And yet, students are made to feel like the administrators have levelled the playing field but to do so means cutting down painful (i.e. real) learning for the benefit of trying to please students and appear to provide successfully the inherently subjective enterprise of ranking students according to grades, which are assigned by the Professors based on administrative rubrics. Everyone is on the same page from the beginning, which increases efficiency. Critical theory is installed in the system at the level of student feedback with the premise that results can be qualitatively analysed and provide a means of assuring the process can be improved by eliminating inefficiencies and bolstering policies which keep the system, however flawed, working. But the system does not allot Faculty the same service by providing feedback forms for their bosses and hence the flow of responsibility without culpability toward Faculty and away from administrators.
In this way, critical theory is the tool of its own destruction as students realise this hierarchy of power and refer to administrative rubrics over anything that the Professor might say in class. At once, the educational process reduces to Faculty hounded by shareholders, i.e. admin, and consumers, i.e. students, to conform to university rubrics governing the way the product of education is negotiated during term. This is a win/win situation if it were not for the marginalisation of Faculty who might do better to teach based on criticism of hegemonic power, thereby aiming student discontent up the professional ladder, rather than (self)criticism of the person whose job it is to provide the education and assessment without bias and based on only one rubric: social science research theory and methodology. In this way, the statement that all social science theory is critical and therefore critical theory, per se, does not exist, is not incorrect, but rather an idealist thought longing for the golden age of classic Greek philosophy, something which is increasingly rooted out of new academia. And so, new academia requires a re-examination of critical theory in order to put more power in the hands of Professors to provide a sometimes painful, but nevertheless real, education to students.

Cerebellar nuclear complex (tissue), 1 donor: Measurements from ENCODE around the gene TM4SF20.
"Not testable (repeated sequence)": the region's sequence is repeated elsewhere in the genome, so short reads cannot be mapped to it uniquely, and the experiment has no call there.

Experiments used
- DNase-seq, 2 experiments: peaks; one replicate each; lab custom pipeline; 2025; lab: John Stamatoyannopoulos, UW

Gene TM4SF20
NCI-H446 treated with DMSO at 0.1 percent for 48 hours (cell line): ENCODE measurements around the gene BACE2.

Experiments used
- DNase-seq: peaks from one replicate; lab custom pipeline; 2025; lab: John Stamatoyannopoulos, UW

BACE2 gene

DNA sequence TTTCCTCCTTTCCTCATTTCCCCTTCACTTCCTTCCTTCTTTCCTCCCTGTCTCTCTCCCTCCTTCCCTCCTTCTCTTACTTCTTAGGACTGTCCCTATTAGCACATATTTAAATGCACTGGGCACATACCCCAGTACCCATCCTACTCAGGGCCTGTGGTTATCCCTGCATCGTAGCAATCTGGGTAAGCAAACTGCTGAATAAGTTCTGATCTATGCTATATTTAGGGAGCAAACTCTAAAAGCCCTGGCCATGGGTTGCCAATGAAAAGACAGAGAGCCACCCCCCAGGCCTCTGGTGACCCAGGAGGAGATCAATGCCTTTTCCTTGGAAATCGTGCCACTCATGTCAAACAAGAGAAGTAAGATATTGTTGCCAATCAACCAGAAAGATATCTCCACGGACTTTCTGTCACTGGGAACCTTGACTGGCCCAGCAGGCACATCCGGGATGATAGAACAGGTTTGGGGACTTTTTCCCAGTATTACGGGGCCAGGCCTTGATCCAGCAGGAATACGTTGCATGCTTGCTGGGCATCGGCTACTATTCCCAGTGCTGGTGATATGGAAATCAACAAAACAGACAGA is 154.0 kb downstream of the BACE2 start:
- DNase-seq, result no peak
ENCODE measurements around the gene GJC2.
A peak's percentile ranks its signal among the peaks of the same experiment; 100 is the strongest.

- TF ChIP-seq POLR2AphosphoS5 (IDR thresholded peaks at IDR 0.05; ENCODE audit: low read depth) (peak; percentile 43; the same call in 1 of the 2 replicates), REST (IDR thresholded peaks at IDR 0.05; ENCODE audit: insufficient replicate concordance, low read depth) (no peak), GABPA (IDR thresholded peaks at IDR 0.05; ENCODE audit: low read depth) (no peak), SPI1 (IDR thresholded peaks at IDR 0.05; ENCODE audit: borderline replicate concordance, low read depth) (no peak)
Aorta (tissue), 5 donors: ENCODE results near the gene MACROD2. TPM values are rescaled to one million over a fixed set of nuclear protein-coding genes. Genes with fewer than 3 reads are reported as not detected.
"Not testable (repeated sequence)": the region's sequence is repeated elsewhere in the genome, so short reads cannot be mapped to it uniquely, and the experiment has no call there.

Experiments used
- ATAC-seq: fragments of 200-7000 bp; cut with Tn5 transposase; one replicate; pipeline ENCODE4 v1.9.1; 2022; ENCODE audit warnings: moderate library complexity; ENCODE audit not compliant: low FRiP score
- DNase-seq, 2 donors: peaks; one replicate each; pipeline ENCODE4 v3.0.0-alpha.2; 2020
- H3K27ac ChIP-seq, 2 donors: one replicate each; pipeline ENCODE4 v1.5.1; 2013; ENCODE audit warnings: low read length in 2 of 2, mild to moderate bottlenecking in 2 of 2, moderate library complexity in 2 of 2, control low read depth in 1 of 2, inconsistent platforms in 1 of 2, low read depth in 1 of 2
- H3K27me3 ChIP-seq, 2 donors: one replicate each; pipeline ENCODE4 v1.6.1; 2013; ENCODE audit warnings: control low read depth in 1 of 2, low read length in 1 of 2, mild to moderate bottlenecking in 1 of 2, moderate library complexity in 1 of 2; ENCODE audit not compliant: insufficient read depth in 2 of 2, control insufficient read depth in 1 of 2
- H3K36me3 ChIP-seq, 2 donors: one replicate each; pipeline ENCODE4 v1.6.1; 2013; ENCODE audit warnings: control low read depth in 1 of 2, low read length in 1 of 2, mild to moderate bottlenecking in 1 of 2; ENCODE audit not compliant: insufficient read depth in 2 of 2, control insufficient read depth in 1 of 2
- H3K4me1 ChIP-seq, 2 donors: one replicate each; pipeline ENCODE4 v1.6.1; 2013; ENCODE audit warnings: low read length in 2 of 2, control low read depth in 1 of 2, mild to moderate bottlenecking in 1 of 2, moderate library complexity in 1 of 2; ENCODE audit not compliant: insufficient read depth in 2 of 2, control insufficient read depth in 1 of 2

Student feedback is not a new idea, though it is fundamental to administrators in their hunt for the ideal formula that, if only followed by the Professor exactly, will result in an optimum university classroom experience. It is all very innocent and of course statistical methods such as throwing out the worst and best feedback, qualifying answers based on the class being required or elective (with the former being one that might bias judgement) provide additional legitimacy.  This adherence to statistical methodology makes the results more meaningful according to administrators who are trying to split hairs to construct a hierarchy of Professors based on performance, the measurement of which relies on student feedback as one core indicator. There are two main problems with student feedback: (1) students (and Faculty) are required to participate in the survey and (2) students know they will be presented what could be a career bomb to the Professor should they choose to write something that could be perceived as an indication of poor performance. There are several reasons for students to express their discontent, of which revenge for painful learning as well as a disclaimer to the anticipation of receiving a poor grade are only two of the most obvious, if empirically significant, motivations.
Moreover, compulsory surveys are like compulsory voting; the end result is something which is constructed by the direct participation of the agents, but 100% turnout of this population, along with a decided vote, does not account for factors which might render such results meaningless. The best example of this phenomenon is autocratic regimes which intimidate their populations and flush out their political opposition, arresting, beating and murdering dissenters, so people who vote feel that not even the secrecy of their vote can be guaranteed, so they vote with the bully party in fear of being the next victim. This is only one example of problems with interpretation of results of compulsory voting in autocratic countries. In more popular democratic countries, problems which arise are citizens wanting to punish those in power for something terrible that has happened to the whole of society. This becomes statistically significant when something like the global economic crisis places all governors on the chopping block of public opinion. People will vote a political party out of office for simply being in power during negative global events.  A more subtle explanation of negative public opinion is painful learning. In politics, painful learning might materialise through the cutting off of benefits, i.e. “austerity measures”, which force a population to deal with the country’s problems. Greece is a case in point, as governors are being forced by the international community to crack down on internal spending and therefore is currently highly-unpopular with its citizens so much that an army of 20,000 civilian protesters tried to storm the Greek Parliament on the 4-5 May 2010. And so, the timing of a student survey and the place of Professors in times of crisis and change can greatly determine results of student feedback surveys.